This tune is pure 70’s dance floor heaven from just before the tipping point into disco where it all went so horribly wrong (with the obvious exceptions of Donna Summers I Feel Love, Mighty Real by Sylvester and anything produced by Quincy Jones). It’s got all the wonderful stuff about that era, the driving rhythms, lot of percussions, funky baselines, stabbing horns and singable hooks. And none of the …the…… well….. you remember what the 80’s was like. I don’t have to remind you. And if you don’t, trust me: you’re better off.

Plus it’s got one of THE all time great intros to any song and ends on a shreddingly beautiful and deeply melodic guitar solo which doesn’t happen nearly enough in danceable music if you ask me. 

“I feel music in your eyes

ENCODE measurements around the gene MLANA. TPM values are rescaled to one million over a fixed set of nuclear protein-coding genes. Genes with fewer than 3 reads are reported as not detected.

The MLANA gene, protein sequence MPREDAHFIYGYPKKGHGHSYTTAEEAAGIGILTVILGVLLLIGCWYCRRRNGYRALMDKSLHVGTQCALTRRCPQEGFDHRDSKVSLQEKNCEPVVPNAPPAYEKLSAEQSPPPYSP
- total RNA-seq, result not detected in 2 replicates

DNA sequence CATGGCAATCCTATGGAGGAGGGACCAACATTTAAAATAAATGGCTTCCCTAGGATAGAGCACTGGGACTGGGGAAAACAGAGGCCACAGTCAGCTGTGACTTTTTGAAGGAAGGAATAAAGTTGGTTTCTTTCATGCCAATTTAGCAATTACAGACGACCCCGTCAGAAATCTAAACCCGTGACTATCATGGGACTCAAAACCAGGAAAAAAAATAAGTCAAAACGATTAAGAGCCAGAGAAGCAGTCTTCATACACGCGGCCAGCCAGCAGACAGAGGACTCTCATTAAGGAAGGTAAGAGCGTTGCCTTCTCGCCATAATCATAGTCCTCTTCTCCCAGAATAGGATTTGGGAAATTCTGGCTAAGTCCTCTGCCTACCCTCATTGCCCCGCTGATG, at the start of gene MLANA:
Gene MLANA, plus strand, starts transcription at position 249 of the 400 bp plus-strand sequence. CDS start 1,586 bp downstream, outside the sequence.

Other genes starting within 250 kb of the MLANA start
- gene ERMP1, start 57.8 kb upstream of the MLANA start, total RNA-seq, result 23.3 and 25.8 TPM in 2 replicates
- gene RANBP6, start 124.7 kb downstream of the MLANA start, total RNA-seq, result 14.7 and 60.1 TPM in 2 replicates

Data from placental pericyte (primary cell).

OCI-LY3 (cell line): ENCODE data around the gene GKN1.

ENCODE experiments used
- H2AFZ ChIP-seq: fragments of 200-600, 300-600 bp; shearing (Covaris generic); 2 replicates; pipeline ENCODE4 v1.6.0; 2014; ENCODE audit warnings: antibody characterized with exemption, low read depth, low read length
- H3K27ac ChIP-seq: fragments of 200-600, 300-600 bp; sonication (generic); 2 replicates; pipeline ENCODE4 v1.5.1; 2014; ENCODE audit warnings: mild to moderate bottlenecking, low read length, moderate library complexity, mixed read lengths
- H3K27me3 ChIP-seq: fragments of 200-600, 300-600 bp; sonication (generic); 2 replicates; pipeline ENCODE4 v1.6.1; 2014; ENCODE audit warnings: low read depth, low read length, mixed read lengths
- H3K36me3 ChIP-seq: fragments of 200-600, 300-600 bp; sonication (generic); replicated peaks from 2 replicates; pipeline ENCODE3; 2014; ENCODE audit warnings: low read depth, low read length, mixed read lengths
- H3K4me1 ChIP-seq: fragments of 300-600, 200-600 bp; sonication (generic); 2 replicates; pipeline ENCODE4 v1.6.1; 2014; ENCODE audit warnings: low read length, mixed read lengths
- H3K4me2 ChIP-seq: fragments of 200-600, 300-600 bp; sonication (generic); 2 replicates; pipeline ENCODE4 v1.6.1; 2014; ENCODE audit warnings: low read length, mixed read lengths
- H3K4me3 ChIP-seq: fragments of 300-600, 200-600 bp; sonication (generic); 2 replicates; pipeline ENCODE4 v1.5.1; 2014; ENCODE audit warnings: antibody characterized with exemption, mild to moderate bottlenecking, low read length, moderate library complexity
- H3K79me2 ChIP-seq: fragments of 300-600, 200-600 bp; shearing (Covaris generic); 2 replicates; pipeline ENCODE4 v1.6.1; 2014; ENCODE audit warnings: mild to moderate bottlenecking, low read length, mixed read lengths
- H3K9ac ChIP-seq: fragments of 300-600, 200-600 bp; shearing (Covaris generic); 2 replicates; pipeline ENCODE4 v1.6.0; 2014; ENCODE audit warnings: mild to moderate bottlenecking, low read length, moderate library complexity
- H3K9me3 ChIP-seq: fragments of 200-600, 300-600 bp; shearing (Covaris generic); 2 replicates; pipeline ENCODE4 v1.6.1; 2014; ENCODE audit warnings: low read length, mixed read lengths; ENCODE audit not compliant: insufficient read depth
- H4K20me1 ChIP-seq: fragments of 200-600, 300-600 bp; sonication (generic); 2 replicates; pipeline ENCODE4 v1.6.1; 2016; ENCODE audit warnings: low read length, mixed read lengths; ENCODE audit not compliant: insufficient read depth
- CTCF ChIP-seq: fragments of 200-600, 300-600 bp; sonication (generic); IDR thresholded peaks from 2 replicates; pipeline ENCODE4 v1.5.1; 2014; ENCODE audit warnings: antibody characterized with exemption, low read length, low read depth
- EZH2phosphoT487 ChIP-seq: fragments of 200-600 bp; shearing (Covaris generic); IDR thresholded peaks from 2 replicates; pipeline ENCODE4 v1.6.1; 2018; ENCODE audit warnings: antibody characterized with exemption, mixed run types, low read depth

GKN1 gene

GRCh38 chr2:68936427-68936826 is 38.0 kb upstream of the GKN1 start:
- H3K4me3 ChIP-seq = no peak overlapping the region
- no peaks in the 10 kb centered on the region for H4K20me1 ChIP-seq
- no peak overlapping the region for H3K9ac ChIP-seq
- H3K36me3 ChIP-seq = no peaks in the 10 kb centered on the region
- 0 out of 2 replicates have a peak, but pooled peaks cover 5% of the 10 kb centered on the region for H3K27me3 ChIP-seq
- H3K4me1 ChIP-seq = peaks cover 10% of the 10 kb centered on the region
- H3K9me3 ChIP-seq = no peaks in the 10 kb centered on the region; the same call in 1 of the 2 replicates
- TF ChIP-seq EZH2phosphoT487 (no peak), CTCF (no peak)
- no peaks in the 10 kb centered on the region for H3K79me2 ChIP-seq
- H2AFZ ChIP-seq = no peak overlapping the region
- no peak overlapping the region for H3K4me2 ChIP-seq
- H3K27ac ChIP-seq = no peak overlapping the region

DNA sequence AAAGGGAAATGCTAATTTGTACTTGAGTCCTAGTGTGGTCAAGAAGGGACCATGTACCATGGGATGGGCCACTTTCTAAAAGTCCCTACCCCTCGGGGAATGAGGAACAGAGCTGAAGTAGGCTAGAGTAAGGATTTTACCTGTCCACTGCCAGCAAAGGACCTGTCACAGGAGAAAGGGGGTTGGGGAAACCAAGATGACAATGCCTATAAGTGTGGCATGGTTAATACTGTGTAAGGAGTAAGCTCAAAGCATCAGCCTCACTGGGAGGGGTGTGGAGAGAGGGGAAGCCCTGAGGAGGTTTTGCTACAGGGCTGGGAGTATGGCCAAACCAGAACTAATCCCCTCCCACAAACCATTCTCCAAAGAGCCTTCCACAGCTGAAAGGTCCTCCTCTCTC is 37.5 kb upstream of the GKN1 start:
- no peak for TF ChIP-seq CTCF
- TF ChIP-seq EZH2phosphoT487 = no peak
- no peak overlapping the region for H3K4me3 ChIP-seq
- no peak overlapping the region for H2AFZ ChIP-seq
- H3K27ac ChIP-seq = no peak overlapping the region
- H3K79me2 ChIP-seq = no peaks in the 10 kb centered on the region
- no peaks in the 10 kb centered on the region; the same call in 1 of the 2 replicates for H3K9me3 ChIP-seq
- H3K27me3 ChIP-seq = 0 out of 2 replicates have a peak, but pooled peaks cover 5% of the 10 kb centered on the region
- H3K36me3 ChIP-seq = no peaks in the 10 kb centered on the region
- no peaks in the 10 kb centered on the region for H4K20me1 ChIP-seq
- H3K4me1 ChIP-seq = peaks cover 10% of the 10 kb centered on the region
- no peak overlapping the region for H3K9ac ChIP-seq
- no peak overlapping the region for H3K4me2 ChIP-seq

rainbows in your kiss
I have never reached such highs
could heaven ever be like this?”

Faith No More – Everything’s Ruined
FNM’s first 3 albums are woven so completely into the fabric of my youth that I’m incapable of thinking about them in any way rationally or objectively. I love every moment of every song on all of them but without a doubt Angel Dust had the most impact on me as a songwriter.

(True Story: The band originally wanted to call the album “Crack Hitler” but the label objected. Can’t imagine why.)

Everything’s Ruined is an example of just how original and innovative these guys were being in an era of hairspray up leather clad industry poseurs. It contains everything that’s great about everything they each do individually (even containing a rare example of a restrained and in-context guitar solo from Big Jim) but works as a unit perfectly. To me it’s the very definition of the whole being greater than the sum of it’s parts. 

“and he made us proud, he made us rich
but how were we to know, he’d counterfeit?”

David Axelrod – Holy Thursday